Short Story: Kept On Digging

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It’s often easy to tell the difference between an accidental crash and the shattering that occurs with the force of anger behind it. Looking up from my yard, with the sound still reverberating in my mind, my innate curiosity overcame me. Just across the way there, the mobile home tucked haphazardly amongst the rest — a stillness had fallen over the place that seemed quite different from the others, from mine. A slick feeling of sickness was already creeping into my gut, and I found myself pushing the sensation down into that place of denial. My imagination gets away from me sometimes… 

I let the shovel in my hand fall with a thud to the ground as I stalked back into my identical home. Early morning gardening had turned filthy. I looked down leaning into the sink, the hot water pouring forth, burning the shit out of my skin. I reveled in that sensation of pain. I continued to let the water burn me, my mind focused only on the searing ache. The clock hanging above the window was ticking away any need for relief. I felt nothing.

My other hand shot to the faucet knob and the rushing water ceased. I placed my burning skin against one cheek and let the warmth seep into the rest of me as I walked to the sliding glass door at the other end of my small setup. The house across the way continued seemingly unagitated and I grunted at my boredom before moving back to my desk.

It was only once I reached my seat, that the wailing started to creep up from my toes, skittering up my spine, a horrible sound, so guttural and hopeless. The sickness was back. It was as if the sound was in my head, in my heart, and bubbling its way back down into my guts. I gagged at it, the heave building from a dark place in my abdomen, and I stumbled to my bathroom with my hand covering my mouth.

The toilet flushing erased the memories of why I sat leaning against my porcelain throne with bile rising in my throat. But I was once again reminded by that incessant moan. I shuddered and crawled on my hands and knees to look back at that house again. My heart picked up speed when I saw a subtle movement behind the curtains. I loosed a breath before hopping to my feet and running toward the house. It was less than 100 paces it took to be in his yard and I felt more painful insecurities blossoming in my chest as I doubted my intentions.

My recently burned hand stood at the ready, poised for a knock but I was seized up by the stillness of the house. That was the only explanation for my inability to move. Or maybe it was that continued wail. Was that coming from inside? My fist fell toward the door, but instead of landing with a knock, it seemed to push against it gently, and the door fell open.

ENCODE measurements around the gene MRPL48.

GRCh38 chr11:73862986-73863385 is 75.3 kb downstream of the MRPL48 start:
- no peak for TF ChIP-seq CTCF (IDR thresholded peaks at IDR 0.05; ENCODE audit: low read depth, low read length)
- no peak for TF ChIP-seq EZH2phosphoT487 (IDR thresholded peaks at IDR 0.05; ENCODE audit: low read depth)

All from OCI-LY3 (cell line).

I gagged once more, the gurgling sickness inside me. Or was it the smell of the place? I couldn’t tell anymore. I was losing a grip on reality because of the fear dancing around inside my skull. I was struggling to remember how I had gotten inside this house, how I had managed to meet this damning smell, that overwhelming hatred in my stomach bubbling its distaste. Isn’t this what you wanted?!

I remembered being here. I could recall the way to his bedroom so I continued on, letting that smell swallow me whole. It was all around me. I could feel the particles of this odor entering every pore of my skin as I crept to the back room. The bedroom was similar to mine. The mattress was the same size. I pondered the possibility that I was back in my own home — that all of these nightmarish happenings were inside my head only.

But he was there, still handcuffed to the radiator, his blood pooling below him, a subtle twitch to his recently emptied form. I could still see the pink of the skin of his cheeks. The redness of a blush that hadn’t left him yet. His eyes were blindfolded, his lips carved from his handsome features. My first thought was to look for them. As if that missing puzzle piece could turn back time — as if I could put that beautiful face back together again. I heaved again, this time letting small amounts of bile pile on the floor in front of me.

We had been so utterly similar. A match made in heaven some might say. Now, why had I gone and done this?

I was crying, the tears falling in rivulets to join the contents of my stomach on the floor. The feeling of pain in my heart was crushing me and I willed it to stop, I begged it to leave me. And with that, a roiling giggle erupted from that place. And I laughed so hard I thought I might pass out and fall to the ground with the body of a person I barely knew. Barely knew? 

My mind was screaming at me. Get out! Go back to what you were doing!

I kept alternating from a giggle to a gasping sob, and I crawled away from that bright, brilliant carnage, dragging my body toward the outside, toward the sun, toward healing, and more fresh air. I closed the door behind me, letting the stillness of everything fall back into place there. As I walked across the street, letting those 100 paces fall away behind me once more, I already started to feel so much better. I would be okay. I felt it in my bones. I just need to get back to what I was doing. What the hell had I been doing? 

I walked back to my yard, trudging further back behind my house and out of sight, the other end of the yard was met by darkened forest. I listened to the whistle of warblers and watched a colorful moth flit its wings against the sun. I let my gaze fall to the hole in the ground. I realized now it was much bigger than I had realized. I walked back to the shovel that lay almost as still as the house across the way. It felt like safety when I picked it up — the wooden handle creating a sense of purpose in me.

I was almost done. 

The crunch of metal entering the earth filled my ears, and I kept on digging.


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